However, it’s important to note that “seconding” does not necessarily mean blindly agreeing with everything someone says. It simply means you support their statement or suggestion enough to want it to be acknowledged and discussed further.

    In the next section, we’ll explore the implications of saying “I second that” and how it can influence conversations and decision-making processes. So keep reading to uncover the deeper meanings behind this seemingly simple phrase.

    The Implications of “I Second That”

    The phrase “I second that” may seem simple and straightforward, but it holds deeper implications within conversations and decision-making processes. When someone says “I second that,” they are not only expressing their agreement or support for a statement, but they are also influencing the direction of the conversation or the decision being made.

    By seconding someone’s statement, you are giving it validation and acknowledging its importance. This can have a powerful impact on the dynamics of a discussion. It signals to others that the statement has enough merit to be considered further, and it encourages the speaker to continue expressing their thoughts and ideas.

    Furthermore, by seconding a statement, you are also contributing to the overall consensus-building process. Your agreement adds weight to the statement, increasing the chances of it being accepted and acted upon. In this way, “I second that” becomes more than just a simple affirmation; it becomes a catalyst for productive and inclusive conversations.

    However, it is crucial to use “I second that” thoughtfully and sincerely. Empty or insincere seconding can undermine the integrity of the phrase and the trust within the conversation. It is important to genuinely support the statement or idea being seconded and contribute to a healthy and constructive exchange of thoughts.

    Alternatives to “I Second That”

    While “I second that” is a common phrase used to show agreement, it can sometimes feel repetitive or cliché. If you’re looking for alternative ways to express your support for someone else’s statement or opinion, here are a few suggestions:

    1. “I wholeheartedly agree”: This phrase emphasizes your complete agreement and enthusiasm for the idea or suggestion being discussed. It adds a touch of sincerity and genuine support to your response.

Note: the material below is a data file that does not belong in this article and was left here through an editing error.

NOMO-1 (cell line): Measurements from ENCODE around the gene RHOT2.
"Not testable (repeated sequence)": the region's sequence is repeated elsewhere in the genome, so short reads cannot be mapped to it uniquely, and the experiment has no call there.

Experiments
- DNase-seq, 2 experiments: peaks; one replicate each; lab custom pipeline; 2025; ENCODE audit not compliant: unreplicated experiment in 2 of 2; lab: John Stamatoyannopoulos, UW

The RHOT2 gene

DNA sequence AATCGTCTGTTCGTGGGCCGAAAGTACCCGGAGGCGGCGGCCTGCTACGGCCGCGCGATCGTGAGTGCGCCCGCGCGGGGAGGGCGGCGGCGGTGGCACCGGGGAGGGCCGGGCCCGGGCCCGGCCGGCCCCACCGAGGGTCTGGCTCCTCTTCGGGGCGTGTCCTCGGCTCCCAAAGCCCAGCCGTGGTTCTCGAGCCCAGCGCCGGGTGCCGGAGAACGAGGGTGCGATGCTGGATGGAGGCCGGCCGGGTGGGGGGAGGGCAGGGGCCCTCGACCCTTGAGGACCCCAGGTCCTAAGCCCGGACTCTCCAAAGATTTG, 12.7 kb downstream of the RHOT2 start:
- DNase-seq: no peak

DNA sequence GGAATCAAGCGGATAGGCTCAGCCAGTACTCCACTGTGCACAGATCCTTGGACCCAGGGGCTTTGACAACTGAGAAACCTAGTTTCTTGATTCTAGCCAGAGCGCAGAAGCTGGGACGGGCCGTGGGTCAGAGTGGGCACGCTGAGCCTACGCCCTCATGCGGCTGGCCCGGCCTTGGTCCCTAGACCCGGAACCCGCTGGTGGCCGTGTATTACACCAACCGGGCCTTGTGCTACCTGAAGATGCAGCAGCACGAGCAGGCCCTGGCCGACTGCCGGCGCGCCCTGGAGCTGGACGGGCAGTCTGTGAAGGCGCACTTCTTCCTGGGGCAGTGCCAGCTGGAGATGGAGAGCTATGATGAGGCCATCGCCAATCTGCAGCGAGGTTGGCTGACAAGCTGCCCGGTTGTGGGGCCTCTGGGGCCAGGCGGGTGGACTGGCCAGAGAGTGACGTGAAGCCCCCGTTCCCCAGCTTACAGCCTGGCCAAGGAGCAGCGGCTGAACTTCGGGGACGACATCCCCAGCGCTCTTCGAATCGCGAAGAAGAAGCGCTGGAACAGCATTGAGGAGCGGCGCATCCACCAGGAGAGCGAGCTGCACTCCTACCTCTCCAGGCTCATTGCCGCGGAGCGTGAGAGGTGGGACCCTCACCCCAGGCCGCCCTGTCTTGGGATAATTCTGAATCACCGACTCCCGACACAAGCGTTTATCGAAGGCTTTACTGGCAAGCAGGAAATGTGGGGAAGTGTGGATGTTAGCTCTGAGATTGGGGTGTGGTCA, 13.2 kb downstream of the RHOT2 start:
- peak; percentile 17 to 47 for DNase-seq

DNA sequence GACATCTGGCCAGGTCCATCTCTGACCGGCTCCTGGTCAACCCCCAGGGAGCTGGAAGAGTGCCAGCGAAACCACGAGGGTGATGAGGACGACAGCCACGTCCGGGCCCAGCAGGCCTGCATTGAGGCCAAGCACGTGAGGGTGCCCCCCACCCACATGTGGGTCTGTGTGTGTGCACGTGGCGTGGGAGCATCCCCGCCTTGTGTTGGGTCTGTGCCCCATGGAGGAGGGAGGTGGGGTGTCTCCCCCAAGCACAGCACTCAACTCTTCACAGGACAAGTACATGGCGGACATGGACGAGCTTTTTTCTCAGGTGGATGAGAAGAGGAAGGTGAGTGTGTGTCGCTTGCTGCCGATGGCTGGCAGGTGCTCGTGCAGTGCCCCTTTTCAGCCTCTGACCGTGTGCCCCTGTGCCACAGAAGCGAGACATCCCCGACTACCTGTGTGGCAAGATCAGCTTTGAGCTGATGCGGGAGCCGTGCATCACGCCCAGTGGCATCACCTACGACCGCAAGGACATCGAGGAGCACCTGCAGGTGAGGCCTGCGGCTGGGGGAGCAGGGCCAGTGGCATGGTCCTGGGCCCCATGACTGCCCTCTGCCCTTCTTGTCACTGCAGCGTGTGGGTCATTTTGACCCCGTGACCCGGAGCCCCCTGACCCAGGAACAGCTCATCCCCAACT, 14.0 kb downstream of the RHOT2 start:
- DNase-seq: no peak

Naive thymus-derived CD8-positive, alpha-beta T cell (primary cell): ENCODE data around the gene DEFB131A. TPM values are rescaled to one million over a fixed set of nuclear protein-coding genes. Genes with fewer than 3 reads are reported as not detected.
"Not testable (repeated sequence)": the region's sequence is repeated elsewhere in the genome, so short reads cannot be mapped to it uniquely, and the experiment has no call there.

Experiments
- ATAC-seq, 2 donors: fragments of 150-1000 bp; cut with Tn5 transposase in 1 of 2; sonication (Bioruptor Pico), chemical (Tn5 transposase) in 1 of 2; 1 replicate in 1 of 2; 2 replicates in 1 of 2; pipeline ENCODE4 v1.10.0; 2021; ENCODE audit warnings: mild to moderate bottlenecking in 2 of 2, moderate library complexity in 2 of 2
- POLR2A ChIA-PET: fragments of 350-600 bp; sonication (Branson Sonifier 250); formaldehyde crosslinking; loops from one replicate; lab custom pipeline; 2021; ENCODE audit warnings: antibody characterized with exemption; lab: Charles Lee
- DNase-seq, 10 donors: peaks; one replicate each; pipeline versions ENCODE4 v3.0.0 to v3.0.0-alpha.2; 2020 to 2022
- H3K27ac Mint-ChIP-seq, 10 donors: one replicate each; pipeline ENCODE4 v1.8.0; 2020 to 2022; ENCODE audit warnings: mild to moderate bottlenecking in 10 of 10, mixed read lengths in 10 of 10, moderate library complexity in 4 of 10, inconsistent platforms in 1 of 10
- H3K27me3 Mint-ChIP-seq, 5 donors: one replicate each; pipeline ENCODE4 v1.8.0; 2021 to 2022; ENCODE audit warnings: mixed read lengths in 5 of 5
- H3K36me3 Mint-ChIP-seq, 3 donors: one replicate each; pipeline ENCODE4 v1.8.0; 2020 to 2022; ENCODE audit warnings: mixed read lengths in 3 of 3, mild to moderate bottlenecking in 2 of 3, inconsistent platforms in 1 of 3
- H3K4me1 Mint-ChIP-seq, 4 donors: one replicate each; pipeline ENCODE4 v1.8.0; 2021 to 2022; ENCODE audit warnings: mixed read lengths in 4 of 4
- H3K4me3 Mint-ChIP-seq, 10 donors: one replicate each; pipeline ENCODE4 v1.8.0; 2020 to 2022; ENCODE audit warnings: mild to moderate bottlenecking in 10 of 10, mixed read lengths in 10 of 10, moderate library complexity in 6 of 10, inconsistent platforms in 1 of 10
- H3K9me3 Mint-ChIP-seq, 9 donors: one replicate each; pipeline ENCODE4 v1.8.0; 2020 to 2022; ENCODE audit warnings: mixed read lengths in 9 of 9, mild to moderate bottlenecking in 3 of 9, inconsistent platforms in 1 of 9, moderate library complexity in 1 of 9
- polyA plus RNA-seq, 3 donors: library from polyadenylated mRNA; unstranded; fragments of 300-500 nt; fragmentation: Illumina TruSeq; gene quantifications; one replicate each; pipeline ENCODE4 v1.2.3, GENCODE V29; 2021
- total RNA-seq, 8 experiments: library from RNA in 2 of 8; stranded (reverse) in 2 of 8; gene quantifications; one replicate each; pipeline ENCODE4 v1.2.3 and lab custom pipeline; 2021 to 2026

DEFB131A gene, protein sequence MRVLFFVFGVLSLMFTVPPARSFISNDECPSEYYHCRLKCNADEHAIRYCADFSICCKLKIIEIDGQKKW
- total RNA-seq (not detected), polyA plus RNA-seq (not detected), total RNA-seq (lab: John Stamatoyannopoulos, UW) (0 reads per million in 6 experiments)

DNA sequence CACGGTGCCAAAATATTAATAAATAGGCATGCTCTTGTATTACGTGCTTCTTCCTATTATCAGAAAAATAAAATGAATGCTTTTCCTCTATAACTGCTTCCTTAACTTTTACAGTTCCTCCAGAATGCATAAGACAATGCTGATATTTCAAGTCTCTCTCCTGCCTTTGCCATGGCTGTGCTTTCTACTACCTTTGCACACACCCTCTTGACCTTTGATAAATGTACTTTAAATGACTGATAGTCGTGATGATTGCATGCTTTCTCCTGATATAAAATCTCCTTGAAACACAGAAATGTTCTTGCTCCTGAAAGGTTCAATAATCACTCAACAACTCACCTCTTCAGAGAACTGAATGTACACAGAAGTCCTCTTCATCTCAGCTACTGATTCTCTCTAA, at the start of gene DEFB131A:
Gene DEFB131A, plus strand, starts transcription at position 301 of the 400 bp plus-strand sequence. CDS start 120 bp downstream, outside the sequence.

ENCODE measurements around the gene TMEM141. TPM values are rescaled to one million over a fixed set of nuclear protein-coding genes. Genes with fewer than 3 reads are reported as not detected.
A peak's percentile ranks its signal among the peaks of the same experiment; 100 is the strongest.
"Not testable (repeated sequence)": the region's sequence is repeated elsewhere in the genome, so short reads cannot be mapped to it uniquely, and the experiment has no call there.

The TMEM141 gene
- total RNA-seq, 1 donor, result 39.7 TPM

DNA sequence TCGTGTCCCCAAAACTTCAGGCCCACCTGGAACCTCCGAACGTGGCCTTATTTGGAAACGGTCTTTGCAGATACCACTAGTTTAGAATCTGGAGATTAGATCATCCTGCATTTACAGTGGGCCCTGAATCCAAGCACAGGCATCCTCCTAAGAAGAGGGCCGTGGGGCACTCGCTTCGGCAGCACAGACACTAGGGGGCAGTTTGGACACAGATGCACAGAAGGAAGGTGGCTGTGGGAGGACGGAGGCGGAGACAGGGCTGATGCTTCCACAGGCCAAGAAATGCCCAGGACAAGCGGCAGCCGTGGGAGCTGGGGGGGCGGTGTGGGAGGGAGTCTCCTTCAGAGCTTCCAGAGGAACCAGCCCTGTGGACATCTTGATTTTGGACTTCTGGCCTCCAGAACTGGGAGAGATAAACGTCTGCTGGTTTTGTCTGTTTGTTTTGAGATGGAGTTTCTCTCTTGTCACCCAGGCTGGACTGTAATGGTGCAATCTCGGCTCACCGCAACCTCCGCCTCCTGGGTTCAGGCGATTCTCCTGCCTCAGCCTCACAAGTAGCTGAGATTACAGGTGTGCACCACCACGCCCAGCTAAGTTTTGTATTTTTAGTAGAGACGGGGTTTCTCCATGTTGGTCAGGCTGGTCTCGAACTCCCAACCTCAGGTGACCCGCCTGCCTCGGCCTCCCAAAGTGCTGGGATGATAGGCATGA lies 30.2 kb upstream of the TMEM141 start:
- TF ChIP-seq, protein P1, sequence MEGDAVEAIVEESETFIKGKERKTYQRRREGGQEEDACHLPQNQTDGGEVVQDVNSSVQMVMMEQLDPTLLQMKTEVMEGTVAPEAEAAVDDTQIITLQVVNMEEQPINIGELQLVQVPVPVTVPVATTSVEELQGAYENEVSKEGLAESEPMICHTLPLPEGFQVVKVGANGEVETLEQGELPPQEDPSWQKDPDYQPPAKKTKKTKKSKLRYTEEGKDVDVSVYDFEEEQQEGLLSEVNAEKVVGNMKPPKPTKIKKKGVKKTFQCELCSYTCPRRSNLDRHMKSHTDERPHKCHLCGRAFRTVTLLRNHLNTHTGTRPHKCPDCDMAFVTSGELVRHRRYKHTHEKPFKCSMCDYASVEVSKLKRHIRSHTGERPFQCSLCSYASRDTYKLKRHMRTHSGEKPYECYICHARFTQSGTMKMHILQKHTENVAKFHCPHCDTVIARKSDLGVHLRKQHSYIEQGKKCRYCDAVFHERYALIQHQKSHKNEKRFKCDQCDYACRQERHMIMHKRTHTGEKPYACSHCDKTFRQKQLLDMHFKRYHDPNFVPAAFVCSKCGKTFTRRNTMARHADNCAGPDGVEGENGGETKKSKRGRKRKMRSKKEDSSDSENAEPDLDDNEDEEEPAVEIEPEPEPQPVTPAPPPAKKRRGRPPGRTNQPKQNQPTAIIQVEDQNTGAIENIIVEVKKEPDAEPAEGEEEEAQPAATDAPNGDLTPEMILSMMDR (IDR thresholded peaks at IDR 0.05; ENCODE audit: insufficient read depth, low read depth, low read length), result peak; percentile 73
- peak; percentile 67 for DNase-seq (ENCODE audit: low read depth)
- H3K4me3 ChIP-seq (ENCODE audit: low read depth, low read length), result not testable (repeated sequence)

2. “I couldn’t have said it better myself”: This expression acknowledges the speaker’s ability to articulate a point in a way that resonates with you. It shows that you not only agree with their statement but also admire their ability to convey it effectively.

    3. “You’re absolutely right”: This simple and straightforward phrase conveys your agreement and highlights your belief that the speaker’s statement is accurate and valid.

    4. “I’m in full support”: This phrase emphasizes your unwavering support for the idea or opinion being expressed. It conveys a sense of solidarity and commitment to standing behind the speaker.

    Remember, the key is to express your agreement sincerely and thoughtfully. These alternative phrases can help you vary your responses and add depth to your interactions. Experiment with them to find the ones that feel most natural to you.

    Common Misinterpretations of “I Second That”

    It’s time to clear up some common misinterpretations surrounding the phrase “I second that.” While the phrase is often understood as a simple agreement or endorsement, there are some nuances that can easily be overlooked. Let’s dive into a few common misconceptions:

    1. “I second that” means I completely agree: While “I second that” does indicate agreement, it doesn’t necessarily mean total alignment. It’s possible to second a statement or idea while still having some reservations or differing perspectives. It’s important to recognize that seconding something doesn’t equate to blind conformity, but rather an acknowledgement of the statement’s validity and the need for further discussion.

    2. Seconding means you’re the only supporter: Seconding a motion or idea doesn’t mean you’re the only one who supports it. It simply signifies that you are expressing your support and helping to bring attention to the proposal. Other individuals may also agree, but it is not necessary for everyone to second a statement in order for it to be considered valid.

    3. Seconding is just a formality: While seconding a motion does have roots in parliamentary procedure, it shouldn’t be dismissed as a mere formality. By seconding a statement, you are actively contributing to the conversation and decision-making process. Your endorsement holds weight and can influence the direction of the discussion.

    By understanding these common misinterpretations, we can better appreciate the true meaning and implications behind the phrase “I second that.” It’s a powerful way to express agreement, promote inclusive conversations, and contribute to productive decision-making processes. So, the next time you hear or use the phrase, keep these insights in mind to enhance your understanding and engagement in meaningful dialogue.